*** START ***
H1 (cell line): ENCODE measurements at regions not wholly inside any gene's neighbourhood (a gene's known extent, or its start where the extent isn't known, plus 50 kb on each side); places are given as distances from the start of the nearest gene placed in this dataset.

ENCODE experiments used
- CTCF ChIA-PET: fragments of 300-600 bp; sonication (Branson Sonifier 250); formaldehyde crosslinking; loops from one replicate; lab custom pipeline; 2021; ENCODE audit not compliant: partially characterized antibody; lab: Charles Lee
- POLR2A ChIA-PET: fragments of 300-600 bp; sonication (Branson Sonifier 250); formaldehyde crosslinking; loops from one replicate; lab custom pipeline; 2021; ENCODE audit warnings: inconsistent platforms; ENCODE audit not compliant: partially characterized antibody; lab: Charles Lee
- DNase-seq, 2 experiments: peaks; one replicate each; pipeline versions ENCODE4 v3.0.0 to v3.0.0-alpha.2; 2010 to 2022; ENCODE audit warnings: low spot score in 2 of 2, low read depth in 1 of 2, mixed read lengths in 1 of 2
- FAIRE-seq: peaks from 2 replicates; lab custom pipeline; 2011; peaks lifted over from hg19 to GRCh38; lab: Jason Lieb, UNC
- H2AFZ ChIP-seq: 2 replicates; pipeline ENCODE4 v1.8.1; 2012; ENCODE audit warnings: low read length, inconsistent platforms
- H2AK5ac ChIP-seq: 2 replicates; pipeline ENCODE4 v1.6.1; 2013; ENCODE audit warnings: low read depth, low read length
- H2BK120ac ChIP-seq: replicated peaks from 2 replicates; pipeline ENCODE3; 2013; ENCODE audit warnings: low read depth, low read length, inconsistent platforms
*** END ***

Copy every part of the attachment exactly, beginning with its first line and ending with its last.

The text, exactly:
H1 (cell line): ENCODE measurements at regions not wholly inside any gene's neighbourhood (a gene's known extent, or its start where the extent isn't known, plus 50 kb on each side); places are given as distances from the start of the nearest gene placed in this dataset.

ENCODE experiments used
- CTCF ChIA-PET: fragments of 300-600 bp; sonication (Branson Sonifier 250); formaldehyde crosslinking; loops from one replicate; lab custom pipeline; 2021; ENCODE audit not compliant: partially characterized antibody; lab: Charles Lee
- POLR2A ChIA-PET: fragments of 300-600 bp; sonication (Branson Sonifier 250); formaldehyde crosslinking; loops from one replicate; lab custom pipeline; 2021; ENCODE audit warnings: inconsistent platforms; ENCODE audit not compliant: partially characterized antibody; lab: Charles Lee
- DNase-seq, 2 experiments: peaks; one replicate each; pipeline versions ENCODE4 v3.0.0 to v3.0.0-alpha.2; 2010 to 2022; ENCODE audit warnings: low spot score in 2 of 2, low read depth in 1 of 2, mixed read lengths in 1 of 2
- FAIRE-seq: peaks from 2 replicates; lab custom pipeline; 2011; peaks lifted over from hg19 to GRCh38; lab: Jason Lieb, UNC
- H2AFZ ChIP-seq: 2 replicates; pipeline ENCODE4 v1.8.1; 2012; ENCODE audit warnings: low read length, inconsistent platforms
- H2AK5ac ChIP-seq: 2 replicates; pipeline ENCODE4 v1.6.1; 2013; ENCODE audit warnings: low read depth, low read length
- H2BK120ac ChIP-seq: replicated peaks from 2 replicates; pipeline ENCODE3; 2013; ENCODE audit warnings: low read depth, low read length, inconsistent platforms